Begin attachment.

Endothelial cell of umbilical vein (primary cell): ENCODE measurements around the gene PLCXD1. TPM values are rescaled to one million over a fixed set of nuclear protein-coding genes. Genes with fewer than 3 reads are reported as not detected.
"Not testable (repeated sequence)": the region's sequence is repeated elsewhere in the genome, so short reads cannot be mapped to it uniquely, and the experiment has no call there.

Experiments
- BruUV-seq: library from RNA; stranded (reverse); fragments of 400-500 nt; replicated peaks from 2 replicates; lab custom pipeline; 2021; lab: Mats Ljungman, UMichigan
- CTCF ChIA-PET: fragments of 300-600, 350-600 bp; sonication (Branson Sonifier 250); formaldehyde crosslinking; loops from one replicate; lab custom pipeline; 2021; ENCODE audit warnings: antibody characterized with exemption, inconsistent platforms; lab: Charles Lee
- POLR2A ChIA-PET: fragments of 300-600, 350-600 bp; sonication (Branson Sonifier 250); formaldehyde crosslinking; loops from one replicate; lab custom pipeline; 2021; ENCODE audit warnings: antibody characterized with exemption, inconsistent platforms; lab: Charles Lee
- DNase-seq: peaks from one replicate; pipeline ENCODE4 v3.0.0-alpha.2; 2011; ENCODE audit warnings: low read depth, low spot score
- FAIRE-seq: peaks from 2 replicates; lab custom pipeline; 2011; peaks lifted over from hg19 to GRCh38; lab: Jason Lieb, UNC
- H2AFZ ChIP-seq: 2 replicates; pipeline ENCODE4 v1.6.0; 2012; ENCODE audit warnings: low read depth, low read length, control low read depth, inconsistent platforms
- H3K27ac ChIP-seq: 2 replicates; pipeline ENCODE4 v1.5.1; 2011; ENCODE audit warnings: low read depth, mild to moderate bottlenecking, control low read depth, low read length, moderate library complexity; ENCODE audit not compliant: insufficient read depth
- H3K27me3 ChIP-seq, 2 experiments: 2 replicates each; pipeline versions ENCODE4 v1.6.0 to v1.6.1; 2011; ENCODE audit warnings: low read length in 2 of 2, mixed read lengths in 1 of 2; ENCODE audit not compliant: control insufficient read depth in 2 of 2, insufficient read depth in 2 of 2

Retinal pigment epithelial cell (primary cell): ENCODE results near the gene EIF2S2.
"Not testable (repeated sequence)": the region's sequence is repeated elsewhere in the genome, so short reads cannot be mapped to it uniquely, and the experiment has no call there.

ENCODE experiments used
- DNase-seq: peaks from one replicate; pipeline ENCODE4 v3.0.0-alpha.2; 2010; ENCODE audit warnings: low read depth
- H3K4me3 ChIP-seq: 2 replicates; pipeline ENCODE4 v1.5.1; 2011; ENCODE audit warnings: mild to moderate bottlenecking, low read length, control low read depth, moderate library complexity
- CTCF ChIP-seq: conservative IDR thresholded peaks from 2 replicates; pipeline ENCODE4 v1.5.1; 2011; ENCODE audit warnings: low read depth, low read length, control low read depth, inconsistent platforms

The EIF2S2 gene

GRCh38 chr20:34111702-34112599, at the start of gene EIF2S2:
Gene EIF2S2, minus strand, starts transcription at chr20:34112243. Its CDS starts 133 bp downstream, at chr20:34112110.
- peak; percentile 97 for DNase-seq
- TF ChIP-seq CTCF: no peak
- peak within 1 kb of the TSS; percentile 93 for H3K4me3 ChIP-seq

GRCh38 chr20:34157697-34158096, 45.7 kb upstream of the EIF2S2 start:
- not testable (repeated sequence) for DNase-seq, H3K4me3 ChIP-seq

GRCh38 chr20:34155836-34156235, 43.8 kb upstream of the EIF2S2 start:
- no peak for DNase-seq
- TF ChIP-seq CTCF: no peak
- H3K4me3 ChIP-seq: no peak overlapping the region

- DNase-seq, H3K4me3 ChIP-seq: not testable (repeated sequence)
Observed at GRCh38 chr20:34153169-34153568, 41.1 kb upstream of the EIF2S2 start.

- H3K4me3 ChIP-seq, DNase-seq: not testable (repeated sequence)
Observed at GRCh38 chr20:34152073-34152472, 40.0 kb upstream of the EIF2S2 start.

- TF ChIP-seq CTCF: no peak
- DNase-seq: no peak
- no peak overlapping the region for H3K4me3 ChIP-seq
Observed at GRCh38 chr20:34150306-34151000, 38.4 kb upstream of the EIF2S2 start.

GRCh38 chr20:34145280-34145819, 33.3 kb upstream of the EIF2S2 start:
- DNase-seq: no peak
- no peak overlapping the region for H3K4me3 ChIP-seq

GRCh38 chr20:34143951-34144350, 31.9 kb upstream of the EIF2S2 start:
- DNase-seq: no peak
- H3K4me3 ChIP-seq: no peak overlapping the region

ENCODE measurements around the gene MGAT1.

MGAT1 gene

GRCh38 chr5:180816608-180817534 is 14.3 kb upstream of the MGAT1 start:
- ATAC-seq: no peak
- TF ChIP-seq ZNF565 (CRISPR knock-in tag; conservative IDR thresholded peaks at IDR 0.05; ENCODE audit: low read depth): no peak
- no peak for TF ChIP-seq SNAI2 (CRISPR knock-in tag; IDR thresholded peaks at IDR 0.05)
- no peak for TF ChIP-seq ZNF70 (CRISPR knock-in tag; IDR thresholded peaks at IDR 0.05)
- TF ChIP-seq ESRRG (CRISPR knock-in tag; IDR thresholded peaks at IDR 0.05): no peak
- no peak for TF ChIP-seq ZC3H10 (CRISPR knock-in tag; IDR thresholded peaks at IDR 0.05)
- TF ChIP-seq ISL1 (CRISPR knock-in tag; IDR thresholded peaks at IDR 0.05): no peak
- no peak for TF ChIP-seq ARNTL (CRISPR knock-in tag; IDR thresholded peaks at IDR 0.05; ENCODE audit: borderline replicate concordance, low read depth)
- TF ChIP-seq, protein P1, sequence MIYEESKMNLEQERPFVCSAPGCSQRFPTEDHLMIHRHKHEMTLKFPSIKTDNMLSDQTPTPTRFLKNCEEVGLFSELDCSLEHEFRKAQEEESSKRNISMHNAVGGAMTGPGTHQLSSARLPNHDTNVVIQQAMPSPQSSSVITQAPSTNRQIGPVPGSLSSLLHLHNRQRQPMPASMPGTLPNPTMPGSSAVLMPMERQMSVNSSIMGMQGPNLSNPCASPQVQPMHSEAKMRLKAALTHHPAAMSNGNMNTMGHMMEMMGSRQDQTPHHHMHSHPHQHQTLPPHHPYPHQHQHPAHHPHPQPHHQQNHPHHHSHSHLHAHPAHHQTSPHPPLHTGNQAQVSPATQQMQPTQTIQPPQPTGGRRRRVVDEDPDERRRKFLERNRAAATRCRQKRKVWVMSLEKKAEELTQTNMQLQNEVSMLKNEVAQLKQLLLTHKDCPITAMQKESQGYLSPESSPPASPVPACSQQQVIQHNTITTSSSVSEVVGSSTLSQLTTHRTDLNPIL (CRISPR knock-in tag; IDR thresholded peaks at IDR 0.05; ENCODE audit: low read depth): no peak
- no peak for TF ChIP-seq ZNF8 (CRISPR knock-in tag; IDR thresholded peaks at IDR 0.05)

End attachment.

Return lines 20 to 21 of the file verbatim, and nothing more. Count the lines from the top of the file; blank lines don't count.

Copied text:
Gene EIF2S2, minus strand, starts transcription at chr20:34112243. Its CDS starts 133 bp downstream, at chr20:34112110.
- peak; percentile 97 for DNase-seq